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Canadian real estate investment trusts endured rapid declines averaging 5 per cent between Dec. 10 and Dec. 13 and utility stocks have also been weaker during the month. The obvious culprit behind the weakness in these popular income-generating sectors is rising government bond yields, which make equity-based income streams less attractive by comparison.

The problem is that despite lower stock and unit prices, REITs and utility stocks remain well above where bond yields and their performance history suggest they should be, implying further weakness ahead.

The first accompanying chart compares the performance of the S&P/TSX REIT Index to the Government of Canada two-year bond yield since Sept. 30, 2017 (note that the latter is plotted inversely to better show the trend – a falling blue line indicates rising yields).

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Bond yields vs. REITs, utilities:

Diverging from the historical trend

Gov’t of Canada 2-year

bond yield (inverted)

S&P/TSX REIT Index

1,700

1.0

1,650

1.2

1,600

1.4

1,550

1.6

1,500

1.8

1,450

2.0

1,400

2.2

1,350

2.4

1,300

1,250

2.6

2017

2018

2019

S&P/TSX Utilities

Index

Gov’t of Canada 2-year

bond yield (inverted)

2,550

1.0

2,450

1.2

2,350

1.4

2,250

1.6

2,150

1.8

2,050

2.0

1,950

2.2

1,850

2.4

1,750

2017

2018

2019

JOHN SOPINSKI/THE GLOBE AND MAIL

SOURCE: scott barlow; bloomberg

Bond yields vs. REITs, utilities:

Diverging from the historical trend

Gov’t of Canada two-year

bond yield (inverted)

S&P/TSX REIT Index

1,700

1.0

1,650

1.2

1,600

1.4

1,550

1.6

1,500

1.8

1,450

2.0

1,400

2.2

1,350

2.4

1,300

1,250

2.6

2017

2018

2019

S&P/TSX Utilities Index

Gov’t of Canada two-year

bond yield (inverted)

2,550

1.0

2,450

1.2

2,350

1.4

2,250

1.6

2,150

1.8

2,050

2.0

1,950

2.2

1,850

2.4

1,750

2017

2018

2019

JOHN SOPINSKI/THE GLOBE AND MAIL

SOURCE: scott barlow; bloomberg

Bond yields vs. REITs, utilities: Diverging

from the historical trend

Gov’t of Canada two-year

bond yield (inverted)

S&P/TSX REIT Index

1,700

1.0

1,650

1.2

1,600

1.4

1,550

1.6

1,500

1.8

1,450

2.0

1,400

2.2

1,350

2.4

1,300

1,250

2.6

2017

2018

2019

S&P/TSX Utilities Index

Gov’t of Canada two-year

bond yield (inverted)

2,550

1.0

2,450

1.2

2,350

1.4

2,250

1.6

2,150

1.8

2,050

2.0

1,950

2.2

1,850

2.4

1,750

2017

2018

2019

JOHN SOPINSKI/THE GLOBE AND MAIL, SOURCE: scott barlow; bloomberg

The relationship between REITs and bond yields was inconsistent from September, 2017, to the end of 2018. From that point to early September of this year, however, falling bond yields were accompanied by a sharp rally in REITs. This pattern is understandable as the lower bond yields made the income stream provided by the real estate sector more attractive in comparison, and REITs were worthy of higher unit prices.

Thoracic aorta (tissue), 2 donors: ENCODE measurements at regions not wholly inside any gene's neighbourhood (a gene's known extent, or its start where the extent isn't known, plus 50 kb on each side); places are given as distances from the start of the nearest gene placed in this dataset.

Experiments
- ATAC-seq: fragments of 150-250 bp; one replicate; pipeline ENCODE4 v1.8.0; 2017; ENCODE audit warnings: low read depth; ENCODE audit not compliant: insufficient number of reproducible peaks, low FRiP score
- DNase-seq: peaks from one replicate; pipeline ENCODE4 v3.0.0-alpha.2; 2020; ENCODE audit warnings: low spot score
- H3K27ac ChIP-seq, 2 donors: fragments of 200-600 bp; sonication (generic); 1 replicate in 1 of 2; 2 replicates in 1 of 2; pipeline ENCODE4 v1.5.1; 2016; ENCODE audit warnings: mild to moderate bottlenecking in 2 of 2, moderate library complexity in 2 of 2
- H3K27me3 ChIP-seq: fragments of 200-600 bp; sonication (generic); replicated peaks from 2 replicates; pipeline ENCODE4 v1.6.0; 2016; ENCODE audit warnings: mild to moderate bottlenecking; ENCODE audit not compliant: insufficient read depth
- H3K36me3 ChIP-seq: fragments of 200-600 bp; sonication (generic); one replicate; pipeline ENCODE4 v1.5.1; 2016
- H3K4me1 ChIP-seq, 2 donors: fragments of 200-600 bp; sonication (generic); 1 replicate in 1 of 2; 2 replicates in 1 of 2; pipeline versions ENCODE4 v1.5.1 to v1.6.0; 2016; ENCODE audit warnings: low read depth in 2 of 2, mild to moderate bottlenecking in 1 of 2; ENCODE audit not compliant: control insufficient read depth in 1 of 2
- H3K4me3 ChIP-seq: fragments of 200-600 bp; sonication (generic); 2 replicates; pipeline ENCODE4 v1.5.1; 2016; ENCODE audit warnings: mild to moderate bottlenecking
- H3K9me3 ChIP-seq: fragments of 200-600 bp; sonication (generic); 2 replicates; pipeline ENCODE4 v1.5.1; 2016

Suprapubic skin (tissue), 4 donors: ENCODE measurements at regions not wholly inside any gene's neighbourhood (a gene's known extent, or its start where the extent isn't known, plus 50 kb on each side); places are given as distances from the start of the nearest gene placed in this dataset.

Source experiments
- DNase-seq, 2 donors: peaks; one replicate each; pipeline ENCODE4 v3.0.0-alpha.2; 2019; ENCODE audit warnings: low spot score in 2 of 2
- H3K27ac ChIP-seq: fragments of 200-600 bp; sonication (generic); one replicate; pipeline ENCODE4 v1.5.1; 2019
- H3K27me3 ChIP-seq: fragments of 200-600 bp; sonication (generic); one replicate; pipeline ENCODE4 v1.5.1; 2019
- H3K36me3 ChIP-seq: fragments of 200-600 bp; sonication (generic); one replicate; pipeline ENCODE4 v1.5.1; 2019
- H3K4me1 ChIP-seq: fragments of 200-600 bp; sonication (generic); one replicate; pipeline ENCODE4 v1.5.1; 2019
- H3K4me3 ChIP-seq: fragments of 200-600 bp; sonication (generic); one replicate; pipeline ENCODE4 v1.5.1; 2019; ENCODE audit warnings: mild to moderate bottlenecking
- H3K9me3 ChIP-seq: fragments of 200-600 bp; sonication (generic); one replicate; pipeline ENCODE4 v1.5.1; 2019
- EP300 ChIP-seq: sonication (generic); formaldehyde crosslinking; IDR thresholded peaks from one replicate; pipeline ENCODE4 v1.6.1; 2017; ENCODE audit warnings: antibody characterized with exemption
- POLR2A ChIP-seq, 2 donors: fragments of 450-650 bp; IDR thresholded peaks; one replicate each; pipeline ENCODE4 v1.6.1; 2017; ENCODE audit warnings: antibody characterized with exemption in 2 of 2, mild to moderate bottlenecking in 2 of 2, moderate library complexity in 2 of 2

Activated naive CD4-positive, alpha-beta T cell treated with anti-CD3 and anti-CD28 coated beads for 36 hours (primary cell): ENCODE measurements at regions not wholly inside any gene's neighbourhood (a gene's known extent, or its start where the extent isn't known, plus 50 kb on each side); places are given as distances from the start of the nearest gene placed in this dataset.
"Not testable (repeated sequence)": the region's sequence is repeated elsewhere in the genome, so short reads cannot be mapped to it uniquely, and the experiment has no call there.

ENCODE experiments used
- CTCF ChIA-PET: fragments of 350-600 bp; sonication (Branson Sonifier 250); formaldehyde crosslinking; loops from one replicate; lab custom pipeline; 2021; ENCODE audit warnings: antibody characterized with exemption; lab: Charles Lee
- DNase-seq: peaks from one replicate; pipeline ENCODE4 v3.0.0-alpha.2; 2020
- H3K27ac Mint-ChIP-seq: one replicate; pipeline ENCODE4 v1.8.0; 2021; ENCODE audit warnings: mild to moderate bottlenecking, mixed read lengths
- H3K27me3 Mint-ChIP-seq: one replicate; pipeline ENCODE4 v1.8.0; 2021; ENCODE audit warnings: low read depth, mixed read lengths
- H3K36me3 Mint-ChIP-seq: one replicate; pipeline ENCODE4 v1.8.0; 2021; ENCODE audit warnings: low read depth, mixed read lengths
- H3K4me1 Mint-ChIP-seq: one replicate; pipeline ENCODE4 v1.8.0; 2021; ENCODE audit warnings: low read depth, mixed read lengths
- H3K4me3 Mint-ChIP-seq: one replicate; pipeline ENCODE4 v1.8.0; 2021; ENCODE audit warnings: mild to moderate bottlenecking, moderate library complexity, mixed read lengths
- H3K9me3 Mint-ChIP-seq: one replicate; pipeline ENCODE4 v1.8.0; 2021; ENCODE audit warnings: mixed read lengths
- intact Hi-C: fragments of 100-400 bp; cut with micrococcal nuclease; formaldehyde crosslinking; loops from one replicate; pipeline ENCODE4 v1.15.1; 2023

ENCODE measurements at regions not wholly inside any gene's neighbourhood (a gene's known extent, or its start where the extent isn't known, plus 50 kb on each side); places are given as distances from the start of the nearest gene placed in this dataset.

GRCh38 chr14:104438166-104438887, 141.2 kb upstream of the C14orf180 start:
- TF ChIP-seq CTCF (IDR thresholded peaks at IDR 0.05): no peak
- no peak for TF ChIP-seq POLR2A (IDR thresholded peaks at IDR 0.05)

Bond yields bottomed in August at 1.3 per cent and began climbing. Initially, REIT prices seemed oblivious to what was a negative change in trend (for the asset class), but this ended in early October when the sector began falling. To date, the bond yield has risen to 1.7 and the REIT index has dropped 4.6 per cent from the recent peak.

The current divergence between the two lines at the end of the chart implies that unless bond yields begin dropping, REIT prices have further to fall.

The second chart compares bond yields with another favourite sector for dividend investors – utilities. The weakness in the S&P/TSX Utilities Index has been milder than for REITs with a decline of just less than 2 per cent.

The chart shows a stronger, more consistent relationship between utility stock prices and bond yields and this is backed by correlation calculations (not shown). Falling bond yields – a rising blue line on the chart – have been matched by rising utility stock prices and the reverse case has also been true.

At least until the fourth quarter of this year.

A sharp divergence from the historical trend occurred as utility stock prices continued higher while bond yields increased. Just as in the first chart, the current divergence suggests that either interest rates will fall or that utilities prices will decline to close the gap.

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The discussion above is unfairly narrow in the sense that it’s judging REIT and utility asset prices entirely through the lens of bond yields. There are numerous other factors affecting each sector that can become more important that yields for considerable periods.

It remains the case, however, that bond yields have a dramatic effect on asset prices for all dividend-paying equity sectors, not just real estate and utilities. Investors can expect weaker prices as long as bond yields are trending higher.

Scott Barlow, Globe Investor’s in-house market strategist, writes exclusively for our subscribers at Inside the Market.

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